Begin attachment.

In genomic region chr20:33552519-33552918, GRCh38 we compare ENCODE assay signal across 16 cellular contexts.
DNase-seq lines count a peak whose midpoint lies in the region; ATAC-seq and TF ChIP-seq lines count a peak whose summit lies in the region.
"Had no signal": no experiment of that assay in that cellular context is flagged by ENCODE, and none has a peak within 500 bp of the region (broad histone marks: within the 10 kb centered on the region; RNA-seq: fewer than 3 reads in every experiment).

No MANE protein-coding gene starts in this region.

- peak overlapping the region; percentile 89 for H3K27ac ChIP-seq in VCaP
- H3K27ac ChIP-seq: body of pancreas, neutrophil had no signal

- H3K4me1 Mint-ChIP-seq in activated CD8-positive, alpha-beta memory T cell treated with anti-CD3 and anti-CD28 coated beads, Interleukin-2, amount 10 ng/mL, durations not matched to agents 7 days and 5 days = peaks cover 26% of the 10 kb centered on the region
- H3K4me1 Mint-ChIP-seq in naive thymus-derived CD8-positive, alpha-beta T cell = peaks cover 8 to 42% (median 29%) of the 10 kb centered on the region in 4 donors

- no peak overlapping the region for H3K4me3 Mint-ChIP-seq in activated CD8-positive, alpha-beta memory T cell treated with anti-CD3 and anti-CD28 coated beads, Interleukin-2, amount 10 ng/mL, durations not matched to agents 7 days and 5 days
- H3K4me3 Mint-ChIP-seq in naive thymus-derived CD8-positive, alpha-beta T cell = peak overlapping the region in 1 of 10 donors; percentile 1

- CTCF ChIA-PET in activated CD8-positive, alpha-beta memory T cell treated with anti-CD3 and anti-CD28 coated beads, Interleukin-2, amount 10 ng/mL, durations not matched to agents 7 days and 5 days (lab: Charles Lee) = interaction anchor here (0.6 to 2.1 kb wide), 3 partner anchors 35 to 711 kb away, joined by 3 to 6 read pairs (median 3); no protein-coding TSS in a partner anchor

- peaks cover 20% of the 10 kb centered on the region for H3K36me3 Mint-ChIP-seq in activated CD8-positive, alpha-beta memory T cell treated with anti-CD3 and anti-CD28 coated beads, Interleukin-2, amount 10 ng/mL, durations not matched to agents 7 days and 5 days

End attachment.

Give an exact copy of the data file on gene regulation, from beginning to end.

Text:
In genomic region chr20:33552519-33552918, GRCh38 we compare ENCODE assay signal across 16 cellular contexts.
DNase-seq lines count a peak whose midpoint lies in the region; ATAC-seq and TF ChIP-seq lines count a peak whose summit lies in the region.
"Had no signal": no experiment of that assay in that cellular context is flagged by ENCODE, and none has a peak within 500 bp of the region (broad histone marks: within the 10 kb centered on the region; RNA-seq: fewer than 3 reads in every experiment).

No MANE protein-coding gene starts in this region.

- peak overlapping the region; percentile 89 for H3K27ac ChIP-seq in VCaP
- H3K27ac ChIP-seq: body of pancreas, neutrophil had no signal

- H3K4me1 Mint-ChIP-seq in activated CD8-positive, alpha-beta memory T cell treated with anti-CD3 and anti-CD28 coated beads, Interleukin-2, amount 10 ng/mL, durations not matched to agents 7 days and 5 days = peaks cover 26% of the 10 kb centered on the region
- H3K4me1 Mint-ChIP-seq in naive thymus-derived CD8-positive, alpha-beta T cell = peaks cover 8 to 42% (median 29%) of the 10 kb centered on the region in 4 donors

- no peak overlapping the region for H3K4me3 Mint-ChIP-seq in activated CD8-positive, alpha-beta memory T cell treated with anti-CD3 and anti-CD28 coated beads, Interleukin-2, amount 10 ng/mL, durations not matched to agents 7 days and 5 days
- H3K4me3 Mint-ChIP-seq in naive thymus-derived CD8-positive, alpha-beta T cell = peak overlapping the region in 1 of 10 donors; percentile 1

- CTCF ChIA-PET in activated CD8-positive, alpha-beta memory T cell treated with anti-CD3 and anti-CD28 coated beads, Interleukin-2, amount 10 ng/mL, durations not matched to agents 7 days and 5 days (lab: Charles Lee) = interaction anchor here (0.6 to 2.1 kb wide), 3 partner anchors 35 to 711 kb away, joined by 3 to 6 read pairs (median 3); no protein-coding TSS in a partner anchor

- peaks cover 20% of the 10 kb centered on the region for H3K36me3 Mint-ChIP-seq in activated CD8-positive, alpha-beta memory T cell treated with anti-CD3 and anti-CD28 coated beads, Interleukin-2, amount 10 ng/mL, durations not matched to agents 7 days and 5 days